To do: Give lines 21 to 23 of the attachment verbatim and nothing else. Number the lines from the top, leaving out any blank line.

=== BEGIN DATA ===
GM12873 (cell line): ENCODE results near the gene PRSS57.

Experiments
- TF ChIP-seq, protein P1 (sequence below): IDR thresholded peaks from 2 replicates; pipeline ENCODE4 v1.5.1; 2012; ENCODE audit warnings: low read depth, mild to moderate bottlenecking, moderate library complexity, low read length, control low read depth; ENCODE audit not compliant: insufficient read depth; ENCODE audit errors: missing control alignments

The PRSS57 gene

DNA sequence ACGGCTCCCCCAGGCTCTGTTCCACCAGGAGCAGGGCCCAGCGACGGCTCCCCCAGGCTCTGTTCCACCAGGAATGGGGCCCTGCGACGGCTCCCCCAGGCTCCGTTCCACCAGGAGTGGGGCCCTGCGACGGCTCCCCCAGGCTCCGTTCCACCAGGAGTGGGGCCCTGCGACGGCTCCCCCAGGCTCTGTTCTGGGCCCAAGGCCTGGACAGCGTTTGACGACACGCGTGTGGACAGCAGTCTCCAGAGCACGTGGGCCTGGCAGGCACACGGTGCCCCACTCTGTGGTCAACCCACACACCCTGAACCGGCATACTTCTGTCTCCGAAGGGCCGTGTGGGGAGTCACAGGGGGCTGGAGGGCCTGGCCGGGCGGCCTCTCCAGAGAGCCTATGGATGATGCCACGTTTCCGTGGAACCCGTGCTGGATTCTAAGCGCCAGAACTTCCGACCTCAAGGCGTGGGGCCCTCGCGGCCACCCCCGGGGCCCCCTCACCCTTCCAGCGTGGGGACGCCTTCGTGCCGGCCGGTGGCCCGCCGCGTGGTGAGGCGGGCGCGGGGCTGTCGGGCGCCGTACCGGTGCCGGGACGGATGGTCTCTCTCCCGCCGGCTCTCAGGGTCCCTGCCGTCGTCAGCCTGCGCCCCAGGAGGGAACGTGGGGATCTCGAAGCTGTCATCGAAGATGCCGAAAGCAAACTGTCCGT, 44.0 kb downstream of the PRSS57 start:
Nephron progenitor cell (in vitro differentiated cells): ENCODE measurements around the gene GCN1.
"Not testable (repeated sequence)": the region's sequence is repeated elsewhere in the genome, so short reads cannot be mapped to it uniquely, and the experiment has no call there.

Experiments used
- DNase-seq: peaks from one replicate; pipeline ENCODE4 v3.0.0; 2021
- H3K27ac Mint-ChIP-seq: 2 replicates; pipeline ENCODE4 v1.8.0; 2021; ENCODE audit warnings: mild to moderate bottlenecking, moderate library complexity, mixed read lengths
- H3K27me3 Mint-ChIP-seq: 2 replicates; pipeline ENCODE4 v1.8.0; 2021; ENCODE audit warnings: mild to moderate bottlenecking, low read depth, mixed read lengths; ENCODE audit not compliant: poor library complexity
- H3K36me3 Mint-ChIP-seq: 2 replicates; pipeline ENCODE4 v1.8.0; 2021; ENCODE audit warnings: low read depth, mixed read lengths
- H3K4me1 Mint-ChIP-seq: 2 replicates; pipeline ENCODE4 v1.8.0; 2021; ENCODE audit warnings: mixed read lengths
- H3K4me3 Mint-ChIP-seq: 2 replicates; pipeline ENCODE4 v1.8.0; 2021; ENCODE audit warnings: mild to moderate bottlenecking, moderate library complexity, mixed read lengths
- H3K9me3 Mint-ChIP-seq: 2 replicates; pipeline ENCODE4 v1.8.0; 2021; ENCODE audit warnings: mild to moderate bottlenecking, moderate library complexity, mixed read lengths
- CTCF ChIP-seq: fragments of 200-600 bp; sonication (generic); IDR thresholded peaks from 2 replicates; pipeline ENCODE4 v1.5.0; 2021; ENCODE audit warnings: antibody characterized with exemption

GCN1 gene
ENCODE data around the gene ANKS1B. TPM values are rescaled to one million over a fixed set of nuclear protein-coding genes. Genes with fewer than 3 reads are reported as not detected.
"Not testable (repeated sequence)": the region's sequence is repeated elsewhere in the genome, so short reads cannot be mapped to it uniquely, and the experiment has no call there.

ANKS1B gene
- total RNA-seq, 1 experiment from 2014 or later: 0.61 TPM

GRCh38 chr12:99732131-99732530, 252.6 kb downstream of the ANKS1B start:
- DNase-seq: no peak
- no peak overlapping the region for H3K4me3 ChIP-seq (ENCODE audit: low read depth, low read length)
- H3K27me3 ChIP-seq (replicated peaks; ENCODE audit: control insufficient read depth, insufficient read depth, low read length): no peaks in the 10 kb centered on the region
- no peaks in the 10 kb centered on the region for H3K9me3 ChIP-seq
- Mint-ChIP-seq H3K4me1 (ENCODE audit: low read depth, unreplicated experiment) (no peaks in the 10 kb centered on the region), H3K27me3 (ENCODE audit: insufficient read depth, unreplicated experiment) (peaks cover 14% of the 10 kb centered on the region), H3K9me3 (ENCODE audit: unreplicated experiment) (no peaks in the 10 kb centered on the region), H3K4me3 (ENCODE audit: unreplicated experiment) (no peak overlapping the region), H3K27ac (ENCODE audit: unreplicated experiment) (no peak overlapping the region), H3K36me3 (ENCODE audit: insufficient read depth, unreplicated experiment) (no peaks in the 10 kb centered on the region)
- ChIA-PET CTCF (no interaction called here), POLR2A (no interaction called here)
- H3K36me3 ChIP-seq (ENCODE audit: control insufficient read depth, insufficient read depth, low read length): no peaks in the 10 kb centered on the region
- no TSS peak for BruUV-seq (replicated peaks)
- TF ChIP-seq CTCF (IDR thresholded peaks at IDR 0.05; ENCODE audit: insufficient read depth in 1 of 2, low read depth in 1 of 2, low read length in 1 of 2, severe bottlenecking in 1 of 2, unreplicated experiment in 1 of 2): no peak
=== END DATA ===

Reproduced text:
- total RNA-seq, 1 experiment from 2014 or later: 0.61 TPM

GRCh38 chr12:99732131-99732530, 252.6 kb downstream of the ANKS1B start:
- DNase-seq: no peak